Over the past few weeks we’d been exploring the Norwegian Fjord area along the ‘tourist driving routes’, each set up to direct and facilitate visitors along the most scenic routes. Often these roads took us across high snow-clad passes, up and down hairpin climbs and descents, and alongside majestic fjords. Of the ten routes specifically created, we would today complete our eighth, and likely final; the Atlantic Road (Atlanterhavsveien) from Bud to Kristiansund. It was a shame it was so grey and wet for this concluding stretch.
Back at the coast the Atlantic Road began with rocky outcrops, small islands and skerries, building to its main display of high-backed, seemingly twisting bridges built between a series of rocky, moss-covered islands. There were several places to stop and examine the view, so we dutifully did so. We saw fishermen easily reeling in large catches from the sea off the side of bridges, large pillars securely supporting the curving raised bridges, and watched many birds hovering over the cleverly engineered route, it unnecessary for their onward mobility.
We stopped again at another visitor centre, trying to slow our progress over the road to ensure we appreciated the journey and the location. We met Paul & Sue again as we wandered around a built circular walkway where we had another chat in the rain. Then we doodled off to complete the last stretch of the Atlantic Road and took the expensively tolled 6km long Atlantic Tunnel from the end of this road under the ocean and into the town of Kristiansund. The free aire we had been aiming for had been taken over as a large bonfire site for the local Midsummer festivities, so we parked in a nearby paid car-park that had dedicated motorhome spaces. We’d arrived late afternoon, so only had to pay for one hour of parking (8 NOK) to see us through until 11am the following day.
We walked along the rather scruffy but full and busy marina, to see what celebrations were happening around the bonfire. It was spitting with rain and dampening the air and the mood, and all there was to see were a few families with folding seats and disposable barbeques gathered around under umbrellas, watching the flames. Smoke and ash were blowing into a nearby restaurant that was unfortunate to be downwind of the fire. The entire scene had an appearance of trying hard, but it lacked an intrinsic energy and that essential feeling of joie de vivre; it was all just a little sad in reality.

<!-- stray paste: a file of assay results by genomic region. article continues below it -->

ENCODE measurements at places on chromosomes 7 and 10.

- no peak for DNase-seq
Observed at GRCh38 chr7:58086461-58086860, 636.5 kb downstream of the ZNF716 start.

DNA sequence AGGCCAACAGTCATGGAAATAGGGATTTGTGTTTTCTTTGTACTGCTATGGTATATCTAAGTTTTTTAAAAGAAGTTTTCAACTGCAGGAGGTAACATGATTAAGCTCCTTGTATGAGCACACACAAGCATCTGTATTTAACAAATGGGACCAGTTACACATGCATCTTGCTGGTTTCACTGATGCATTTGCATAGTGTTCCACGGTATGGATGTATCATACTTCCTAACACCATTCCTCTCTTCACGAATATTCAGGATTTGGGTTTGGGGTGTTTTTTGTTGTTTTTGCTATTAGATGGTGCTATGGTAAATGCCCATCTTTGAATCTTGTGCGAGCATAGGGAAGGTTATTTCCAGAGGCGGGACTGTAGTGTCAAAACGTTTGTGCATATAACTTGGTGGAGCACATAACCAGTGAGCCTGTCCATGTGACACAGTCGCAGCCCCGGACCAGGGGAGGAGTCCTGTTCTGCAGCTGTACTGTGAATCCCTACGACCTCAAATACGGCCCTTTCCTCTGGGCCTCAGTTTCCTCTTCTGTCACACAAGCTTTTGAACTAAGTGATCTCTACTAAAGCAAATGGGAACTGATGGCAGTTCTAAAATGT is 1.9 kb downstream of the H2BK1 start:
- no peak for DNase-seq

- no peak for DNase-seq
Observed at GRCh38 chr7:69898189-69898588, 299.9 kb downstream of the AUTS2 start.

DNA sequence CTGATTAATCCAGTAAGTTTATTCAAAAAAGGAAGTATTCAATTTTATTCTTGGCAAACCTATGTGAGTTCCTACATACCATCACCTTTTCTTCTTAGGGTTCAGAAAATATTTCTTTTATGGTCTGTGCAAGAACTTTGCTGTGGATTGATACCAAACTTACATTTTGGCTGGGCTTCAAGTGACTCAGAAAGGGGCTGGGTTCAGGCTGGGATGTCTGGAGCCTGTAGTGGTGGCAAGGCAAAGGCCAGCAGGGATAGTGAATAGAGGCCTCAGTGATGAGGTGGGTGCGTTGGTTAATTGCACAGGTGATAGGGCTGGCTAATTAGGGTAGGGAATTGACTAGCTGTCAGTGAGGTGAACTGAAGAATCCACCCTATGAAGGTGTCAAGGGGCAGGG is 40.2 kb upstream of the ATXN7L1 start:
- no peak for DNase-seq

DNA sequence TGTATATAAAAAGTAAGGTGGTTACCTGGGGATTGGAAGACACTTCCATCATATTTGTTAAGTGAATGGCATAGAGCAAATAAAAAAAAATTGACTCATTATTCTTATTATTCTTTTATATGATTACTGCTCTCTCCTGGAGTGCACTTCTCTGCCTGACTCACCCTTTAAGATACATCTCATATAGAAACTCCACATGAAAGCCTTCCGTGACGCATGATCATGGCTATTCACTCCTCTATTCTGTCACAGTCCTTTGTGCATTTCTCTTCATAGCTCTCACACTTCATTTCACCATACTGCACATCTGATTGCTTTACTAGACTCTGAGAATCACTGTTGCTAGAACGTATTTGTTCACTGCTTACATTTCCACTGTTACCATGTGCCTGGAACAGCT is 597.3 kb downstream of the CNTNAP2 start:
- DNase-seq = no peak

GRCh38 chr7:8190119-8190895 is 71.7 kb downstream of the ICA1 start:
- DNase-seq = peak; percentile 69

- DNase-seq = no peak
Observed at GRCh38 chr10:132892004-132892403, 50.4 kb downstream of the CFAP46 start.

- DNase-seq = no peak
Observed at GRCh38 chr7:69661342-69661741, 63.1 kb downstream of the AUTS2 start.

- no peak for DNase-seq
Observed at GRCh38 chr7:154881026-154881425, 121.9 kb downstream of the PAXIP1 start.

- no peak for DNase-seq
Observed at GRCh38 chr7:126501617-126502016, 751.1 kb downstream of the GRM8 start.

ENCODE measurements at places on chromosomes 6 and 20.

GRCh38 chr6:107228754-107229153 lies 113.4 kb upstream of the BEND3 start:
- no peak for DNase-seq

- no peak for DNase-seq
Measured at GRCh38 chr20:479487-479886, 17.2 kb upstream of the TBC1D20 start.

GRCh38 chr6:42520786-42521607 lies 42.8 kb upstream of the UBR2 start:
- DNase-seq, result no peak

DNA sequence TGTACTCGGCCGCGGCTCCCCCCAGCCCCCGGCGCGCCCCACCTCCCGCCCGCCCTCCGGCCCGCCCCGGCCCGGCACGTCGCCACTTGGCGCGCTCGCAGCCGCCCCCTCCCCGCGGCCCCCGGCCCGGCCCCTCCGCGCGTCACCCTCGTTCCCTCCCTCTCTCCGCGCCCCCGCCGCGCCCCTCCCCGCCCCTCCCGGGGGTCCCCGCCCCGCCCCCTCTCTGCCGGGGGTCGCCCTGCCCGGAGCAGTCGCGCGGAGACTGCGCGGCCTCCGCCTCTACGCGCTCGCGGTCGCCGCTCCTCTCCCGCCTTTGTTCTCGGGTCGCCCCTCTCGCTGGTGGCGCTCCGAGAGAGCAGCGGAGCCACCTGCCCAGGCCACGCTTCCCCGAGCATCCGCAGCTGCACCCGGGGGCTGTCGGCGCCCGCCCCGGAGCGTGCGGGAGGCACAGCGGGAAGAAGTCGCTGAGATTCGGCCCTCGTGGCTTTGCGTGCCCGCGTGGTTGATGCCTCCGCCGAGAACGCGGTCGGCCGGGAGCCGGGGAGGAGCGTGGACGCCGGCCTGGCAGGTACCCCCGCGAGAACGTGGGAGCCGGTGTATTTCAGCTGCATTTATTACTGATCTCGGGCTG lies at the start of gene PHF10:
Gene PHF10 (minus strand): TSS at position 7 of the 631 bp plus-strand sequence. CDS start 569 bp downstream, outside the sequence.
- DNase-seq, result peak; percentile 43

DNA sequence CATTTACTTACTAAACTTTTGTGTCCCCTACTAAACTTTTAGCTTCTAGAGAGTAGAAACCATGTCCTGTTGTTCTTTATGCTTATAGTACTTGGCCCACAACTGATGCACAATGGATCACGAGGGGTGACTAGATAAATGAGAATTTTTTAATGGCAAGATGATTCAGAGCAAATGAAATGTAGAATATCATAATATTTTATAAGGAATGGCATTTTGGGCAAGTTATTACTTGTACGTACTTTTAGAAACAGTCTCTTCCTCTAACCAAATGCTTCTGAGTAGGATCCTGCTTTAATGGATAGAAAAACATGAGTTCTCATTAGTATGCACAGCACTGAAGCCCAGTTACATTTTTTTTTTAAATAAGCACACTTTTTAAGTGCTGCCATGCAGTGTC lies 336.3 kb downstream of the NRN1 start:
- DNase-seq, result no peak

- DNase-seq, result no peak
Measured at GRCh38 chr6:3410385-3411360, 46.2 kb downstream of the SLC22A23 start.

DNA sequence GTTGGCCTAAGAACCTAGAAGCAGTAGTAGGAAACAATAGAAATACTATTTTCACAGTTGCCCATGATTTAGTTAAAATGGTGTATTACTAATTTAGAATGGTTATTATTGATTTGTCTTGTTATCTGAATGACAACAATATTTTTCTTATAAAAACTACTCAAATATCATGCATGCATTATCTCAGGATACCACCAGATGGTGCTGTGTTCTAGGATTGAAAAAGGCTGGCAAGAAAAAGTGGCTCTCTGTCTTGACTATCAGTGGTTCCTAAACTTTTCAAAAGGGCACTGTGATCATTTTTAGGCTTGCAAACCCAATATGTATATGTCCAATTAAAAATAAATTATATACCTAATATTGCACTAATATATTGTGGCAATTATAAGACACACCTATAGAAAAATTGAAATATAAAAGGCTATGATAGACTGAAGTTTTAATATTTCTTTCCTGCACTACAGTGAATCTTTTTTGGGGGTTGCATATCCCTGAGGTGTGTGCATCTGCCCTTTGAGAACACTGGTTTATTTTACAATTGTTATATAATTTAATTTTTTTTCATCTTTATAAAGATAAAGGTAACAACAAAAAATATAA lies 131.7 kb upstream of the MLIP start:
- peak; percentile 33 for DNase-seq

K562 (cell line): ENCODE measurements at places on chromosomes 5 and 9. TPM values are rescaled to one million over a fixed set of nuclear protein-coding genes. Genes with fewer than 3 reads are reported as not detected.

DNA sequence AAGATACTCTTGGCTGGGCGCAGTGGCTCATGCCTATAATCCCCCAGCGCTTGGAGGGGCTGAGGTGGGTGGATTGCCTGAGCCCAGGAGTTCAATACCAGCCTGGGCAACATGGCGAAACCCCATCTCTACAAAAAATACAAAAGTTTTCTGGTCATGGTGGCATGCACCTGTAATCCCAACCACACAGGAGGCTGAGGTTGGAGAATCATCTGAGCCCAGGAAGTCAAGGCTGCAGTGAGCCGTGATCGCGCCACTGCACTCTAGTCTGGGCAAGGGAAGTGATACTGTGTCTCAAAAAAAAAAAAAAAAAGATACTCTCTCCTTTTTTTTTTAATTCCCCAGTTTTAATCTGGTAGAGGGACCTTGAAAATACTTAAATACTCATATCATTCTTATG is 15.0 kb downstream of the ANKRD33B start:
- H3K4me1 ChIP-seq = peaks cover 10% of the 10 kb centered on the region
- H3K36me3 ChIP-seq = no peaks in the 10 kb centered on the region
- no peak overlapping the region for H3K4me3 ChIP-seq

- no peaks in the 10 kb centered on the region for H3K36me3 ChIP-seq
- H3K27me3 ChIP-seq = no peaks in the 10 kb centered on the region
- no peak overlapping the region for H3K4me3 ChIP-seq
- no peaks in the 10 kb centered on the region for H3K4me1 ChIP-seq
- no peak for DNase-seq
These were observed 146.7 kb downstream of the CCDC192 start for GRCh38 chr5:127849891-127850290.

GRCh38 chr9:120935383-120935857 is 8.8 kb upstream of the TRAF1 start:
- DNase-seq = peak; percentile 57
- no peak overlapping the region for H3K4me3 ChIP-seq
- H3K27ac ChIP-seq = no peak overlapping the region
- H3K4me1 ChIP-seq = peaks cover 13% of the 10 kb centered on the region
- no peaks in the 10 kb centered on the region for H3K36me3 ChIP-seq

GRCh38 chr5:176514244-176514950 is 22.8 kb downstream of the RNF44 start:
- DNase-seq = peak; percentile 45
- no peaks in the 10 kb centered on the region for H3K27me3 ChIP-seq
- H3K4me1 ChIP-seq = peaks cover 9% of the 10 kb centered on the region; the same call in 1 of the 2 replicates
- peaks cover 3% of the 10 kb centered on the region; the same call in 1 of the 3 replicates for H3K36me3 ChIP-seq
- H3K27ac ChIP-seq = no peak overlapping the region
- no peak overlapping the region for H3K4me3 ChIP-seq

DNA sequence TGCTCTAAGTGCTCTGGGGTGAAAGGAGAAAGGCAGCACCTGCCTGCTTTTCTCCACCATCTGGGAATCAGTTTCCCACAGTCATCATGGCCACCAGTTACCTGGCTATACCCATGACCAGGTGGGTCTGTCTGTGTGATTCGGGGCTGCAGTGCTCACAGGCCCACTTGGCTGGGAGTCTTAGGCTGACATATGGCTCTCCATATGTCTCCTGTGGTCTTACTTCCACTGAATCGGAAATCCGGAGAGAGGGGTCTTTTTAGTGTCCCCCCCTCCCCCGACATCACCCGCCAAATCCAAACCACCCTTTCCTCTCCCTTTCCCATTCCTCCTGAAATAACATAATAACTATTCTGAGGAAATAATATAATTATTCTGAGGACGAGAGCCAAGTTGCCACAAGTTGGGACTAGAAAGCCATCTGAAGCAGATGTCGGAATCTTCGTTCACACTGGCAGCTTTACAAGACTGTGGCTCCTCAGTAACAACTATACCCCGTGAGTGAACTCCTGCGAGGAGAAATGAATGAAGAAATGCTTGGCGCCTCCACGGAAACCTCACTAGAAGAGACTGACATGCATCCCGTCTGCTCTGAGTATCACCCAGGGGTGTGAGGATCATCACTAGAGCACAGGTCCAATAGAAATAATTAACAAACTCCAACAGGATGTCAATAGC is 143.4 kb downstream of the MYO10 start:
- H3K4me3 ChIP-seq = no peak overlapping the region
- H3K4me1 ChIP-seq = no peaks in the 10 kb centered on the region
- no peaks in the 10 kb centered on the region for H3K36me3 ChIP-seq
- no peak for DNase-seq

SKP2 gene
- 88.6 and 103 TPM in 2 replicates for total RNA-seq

We walked the opposite direction, passed where Benny was parked and into the centre of town. Kristiansund is on four separate islands, making it difficult to visit other areas without driving or owning a boat, so we only saw the central portion on the same patch of land as us. To escape the rain we walked through a shopping centre, popping out on a pedestrian street lined with shops all closed for the holiday weekend. We walked up to a large stone building, a town hall or municipal court, but never found out what as it was closed up.
We passed rows of colourful timber houses, a quintessential view of the town, but saw little else that caught our interest. Instead we opted for returning to Benny, sheltering from the cold rain and celebrating our personal Midsummers by cooking a nice meal and opening a bottle of red.